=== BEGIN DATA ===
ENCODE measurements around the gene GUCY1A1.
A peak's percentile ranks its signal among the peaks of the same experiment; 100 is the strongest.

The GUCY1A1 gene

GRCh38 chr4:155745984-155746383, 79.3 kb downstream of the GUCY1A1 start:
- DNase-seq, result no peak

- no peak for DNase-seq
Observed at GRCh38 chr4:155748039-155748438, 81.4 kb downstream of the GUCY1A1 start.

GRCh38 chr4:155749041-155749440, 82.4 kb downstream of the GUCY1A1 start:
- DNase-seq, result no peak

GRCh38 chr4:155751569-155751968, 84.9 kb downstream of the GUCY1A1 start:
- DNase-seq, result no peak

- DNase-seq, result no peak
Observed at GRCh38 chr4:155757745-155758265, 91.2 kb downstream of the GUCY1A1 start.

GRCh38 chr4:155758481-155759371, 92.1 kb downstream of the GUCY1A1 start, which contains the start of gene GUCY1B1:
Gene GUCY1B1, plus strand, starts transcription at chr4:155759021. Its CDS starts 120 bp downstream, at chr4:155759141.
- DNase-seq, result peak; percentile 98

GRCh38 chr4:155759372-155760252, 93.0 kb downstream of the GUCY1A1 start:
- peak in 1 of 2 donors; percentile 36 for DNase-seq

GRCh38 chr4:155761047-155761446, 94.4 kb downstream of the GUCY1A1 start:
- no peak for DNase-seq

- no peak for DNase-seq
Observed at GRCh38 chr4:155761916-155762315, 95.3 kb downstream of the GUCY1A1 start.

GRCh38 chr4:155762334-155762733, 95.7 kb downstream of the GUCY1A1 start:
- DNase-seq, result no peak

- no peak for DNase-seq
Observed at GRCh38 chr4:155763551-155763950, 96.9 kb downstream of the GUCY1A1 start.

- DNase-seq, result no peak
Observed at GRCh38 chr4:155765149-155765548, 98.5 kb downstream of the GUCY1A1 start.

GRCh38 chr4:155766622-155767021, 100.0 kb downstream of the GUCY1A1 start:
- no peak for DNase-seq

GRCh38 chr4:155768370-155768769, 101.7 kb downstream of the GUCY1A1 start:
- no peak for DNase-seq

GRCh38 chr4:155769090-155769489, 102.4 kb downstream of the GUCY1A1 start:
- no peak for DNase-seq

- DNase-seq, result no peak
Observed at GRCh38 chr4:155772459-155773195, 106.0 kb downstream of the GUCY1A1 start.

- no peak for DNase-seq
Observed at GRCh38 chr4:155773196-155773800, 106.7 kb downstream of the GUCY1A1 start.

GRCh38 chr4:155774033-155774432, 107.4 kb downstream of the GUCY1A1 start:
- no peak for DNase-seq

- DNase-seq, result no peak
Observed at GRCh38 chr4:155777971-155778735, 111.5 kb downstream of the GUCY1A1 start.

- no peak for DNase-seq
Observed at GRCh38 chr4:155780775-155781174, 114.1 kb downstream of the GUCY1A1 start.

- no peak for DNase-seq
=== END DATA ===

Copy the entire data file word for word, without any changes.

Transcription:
ENCODE measurements around the gene GUCY1A1.
A peak's percentile ranks its signal among the peaks of the same experiment; 100 is the strongest.

The GUCY1A1 gene

GRCh38 chr4:155745984-155746383, 79.3 kb downstream of the GUCY1A1 start:
- DNase-seq, result no peak

- no peak for DNase-seq
Observed at GRCh38 chr4:155748039-155748438, 81.4 kb downstream of the GUCY1A1 start.

GRCh38 chr4:155749041-155749440, 82.4 kb downstream of the GUCY1A1 start:
- DNase-seq, result no peak

GRCh38 chr4:155751569-155751968, 84.9 kb downstream of the GUCY1A1 start:
- DNase-seq, result no peak

- DNase-seq, result no peak
Observed at GRCh38 chr4:155757745-155758265, 91.2 kb downstream of the GUCY1A1 start.

GRCh38 chr4:155758481-155759371, 92.1 kb downstream of the GUCY1A1 start, which contains the start of gene GUCY1B1:
Gene GUCY1B1, plus strand, starts transcription at chr4:155759021. Its CDS starts 120 bp downstream, at chr4:155759141.
- DNase-seq, result peak; percentile 98

GRCh38 chr4:155759372-155760252, 93.0 kb downstream of the GUCY1A1 start:
- peak in 1 of 2 donors; percentile 36 for DNase-seq

GRCh38 chr4:155761047-155761446, 94.4 kb downstream of the GUCY1A1 start:
- no peak for DNase-seq

- no peak for DNase-seq
Observed at GRCh38 chr4:155761916-155762315, 95.3 kb downstream of the GUCY1A1 start.

GRCh38 chr4:155762334-155762733, 95.7 kb downstream of the GUCY1A1 start:
- DNase-seq, result no peak

- no peak for DNase-seq
Observed at GRCh38 chr4:155763551-155763950, 96.9 kb downstream of the GUCY1A1 start.

- DNase-seq, result no peak
Observed at GRCh38 chr4:155765149-155765548, 98.5 kb downstream of the GUCY1A1 start.

GRCh38 chr4:155766622-155767021, 100.0 kb downstream of the GUCY1A1 start:
- no peak for DNase-seq

GRCh38 chr4:155768370-155768769, 101.7 kb downstream of the GUCY1A1 start:
- no peak for DNase-seq

GRCh38 chr4:155769090-155769489, 102.4 kb downstream of the GUCY1A1 start:
- no peak for DNase-seq

- DNase-seq, result no peak
Observed at GRCh38 chr4:155772459-155773195, 106.0 kb downstream of the GUCY1A1 start.

- no peak for DNase-seq
Observed at GRCh38 chr4:155773196-155773800, 106.7 kb downstream of the GUCY1A1 start.

GRCh38 chr4:155774033-155774432, 107.4 kb downstream of the GUCY1A1 start:
- no peak for DNase-seq

- DNase-seq, result no peak
Observed at GRCh38 chr4:155777971-155778735, 111.5 kb downstream of the GUCY1A1 start.

- no peak for DNase-seq
Observed at GRCh38 chr4:155780775-155781174, 114.1 kb downstream of the GUCY1A1 start.

- no peak for DNase-seq